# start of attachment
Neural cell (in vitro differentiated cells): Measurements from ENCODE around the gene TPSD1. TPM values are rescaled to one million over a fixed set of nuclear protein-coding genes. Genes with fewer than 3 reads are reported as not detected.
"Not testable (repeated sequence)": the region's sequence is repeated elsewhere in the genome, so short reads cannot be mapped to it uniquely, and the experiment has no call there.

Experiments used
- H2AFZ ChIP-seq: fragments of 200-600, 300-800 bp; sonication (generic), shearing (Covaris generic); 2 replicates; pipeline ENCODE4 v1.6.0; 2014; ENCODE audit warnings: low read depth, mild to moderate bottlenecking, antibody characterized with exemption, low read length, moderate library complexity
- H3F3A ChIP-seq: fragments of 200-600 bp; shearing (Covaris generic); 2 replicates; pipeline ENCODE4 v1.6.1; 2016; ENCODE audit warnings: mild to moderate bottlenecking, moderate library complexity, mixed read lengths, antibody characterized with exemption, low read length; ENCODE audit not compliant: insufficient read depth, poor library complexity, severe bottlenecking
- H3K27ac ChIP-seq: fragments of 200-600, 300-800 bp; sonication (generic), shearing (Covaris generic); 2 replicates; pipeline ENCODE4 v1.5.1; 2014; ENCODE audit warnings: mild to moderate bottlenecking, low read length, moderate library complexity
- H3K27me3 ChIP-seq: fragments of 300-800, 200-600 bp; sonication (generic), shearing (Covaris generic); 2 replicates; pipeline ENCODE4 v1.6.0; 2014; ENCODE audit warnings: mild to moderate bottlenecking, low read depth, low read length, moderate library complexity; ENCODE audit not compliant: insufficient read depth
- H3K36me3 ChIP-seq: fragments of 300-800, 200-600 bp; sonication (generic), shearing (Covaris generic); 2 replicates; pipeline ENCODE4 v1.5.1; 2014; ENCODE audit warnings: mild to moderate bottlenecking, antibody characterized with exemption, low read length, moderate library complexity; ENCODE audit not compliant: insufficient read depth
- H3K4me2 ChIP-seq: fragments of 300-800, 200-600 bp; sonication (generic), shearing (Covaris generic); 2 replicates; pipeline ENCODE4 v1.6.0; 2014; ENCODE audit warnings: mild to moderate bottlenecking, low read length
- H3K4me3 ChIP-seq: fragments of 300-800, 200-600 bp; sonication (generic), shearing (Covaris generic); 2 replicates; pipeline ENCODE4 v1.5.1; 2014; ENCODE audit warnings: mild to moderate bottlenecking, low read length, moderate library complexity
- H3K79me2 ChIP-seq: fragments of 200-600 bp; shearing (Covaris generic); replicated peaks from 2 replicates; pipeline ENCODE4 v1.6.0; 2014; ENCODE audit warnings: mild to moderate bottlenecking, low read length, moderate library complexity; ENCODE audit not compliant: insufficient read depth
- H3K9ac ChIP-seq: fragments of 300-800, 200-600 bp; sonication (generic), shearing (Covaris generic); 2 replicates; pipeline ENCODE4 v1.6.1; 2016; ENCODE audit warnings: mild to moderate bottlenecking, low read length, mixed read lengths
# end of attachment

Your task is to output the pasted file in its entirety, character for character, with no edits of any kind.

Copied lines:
Neural cell (in vitro differentiated cells): Measurements from ENCODE around the gene TPSD1. TPM values are rescaled to one million over a fixed set of nuclear protein-coding genes. Genes with fewer than 3 reads are reported as not detected.
"Not testable (repeated sequence)": the region's sequence is repeated elsewhere in the genome, so short reads cannot be mapped to it uniquely, and the experiment has no call there.

Experiments used
- H2AFZ ChIP-seq: fragments of 200-600, 300-800 bp; sonication (generic), shearing (Covaris generic); 2 replicates; pipeline ENCODE4 v1.6.0; 2014; ENCODE audit warnings: low read depth, mild to moderate bottlenecking, antibody characterized with exemption, low read length, moderate library complexity
- H3F3A ChIP-seq: fragments of 200-600 bp; shearing (Covaris generic); 2 replicates; pipeline ENCODE4 v1.6.1; 2016; ENCODE audit warnings: mild to moderate bottlenecking, moderate library complexity, mixed read lengths, antibody characterized with exemption, low read length; ENCODE audit not compliant: insufficient read depth, poor library complexity, severe bottlenecking
- H3K27ac ChIP-seq: fragments of 200-600, 300-800 bp; sonication (generic), shearing (Covaris generic); 2 replicates; pipeline ENCODE4 v1.5.1; 2014; ENCODE audit warnings: mild to moderate bottlenecking, low read length, moderate library complexity
- H3K27me3 ChIP-seq: fragments of 300-800, 200-600 bp; sonication (generic), shearing (Covaris generic); 2 replicates; pipeline ENCODE4 v1.6.0; 2014; ENCODE audit warnings: mild to moderate bottlenecking, low read depth, low read length, moderate library complexity; ENCODE audit not compliant: insufficient read depth
- H3K36me3 ChIP-seq: fragments of 300-800, 200-600 bp; sonication (generic), shearing (Covaris generic); 2 replicates; pipeline ENCODE4 v1.5.1; 2014; ENCODE audit warnings: mild to moderate bottlenecking, antibody characterized with exemption, low read length, moderate library complexity; ENCODE audit not compliant: insufficient read depth
- H3K4me2 ChIP-seq: fragments of 300-800, 200-600 bp; sonication (generic), shearing (Covaris generic); 2 replicates; pipeline ENCODE4 v1.6.0; 2014; ENCODE audit warnings: mild to moderate bottlenecking, low read length
- H3K4me3 ChIP-seq: fragments of 300-800, 200-600 bp; sonication (generic), shearing (Covaris generic); 2 replicates; pipeline ENCODE4 v1.5.1; 2014; ENCODE audit warnings: mild to moderate bottlenecking, low read length, moderate library complexity
- H3K79me2 ChIP-seq: fragments of 200-600 bp; shearing (Covaris generic); replicated peaks from 2 replicates; pipeline ENCODE4 v1.6.0; 2014; ENCODE audit warnings: mild to moderate bottlenecking, low read length, moderate library complexity; ENCODE audit not compliant: insufficient read depth
- H3K9ac ChIP-seq: fragments of 300-800, 200-600 bp; sonication (generic), shearing (Covaris generic); 2 replicates; pipeline ENCODE4 v1.6.1; 2016; ENCODE audit warnings: mild to moderate bottlenecking, low read length, mixed read lengths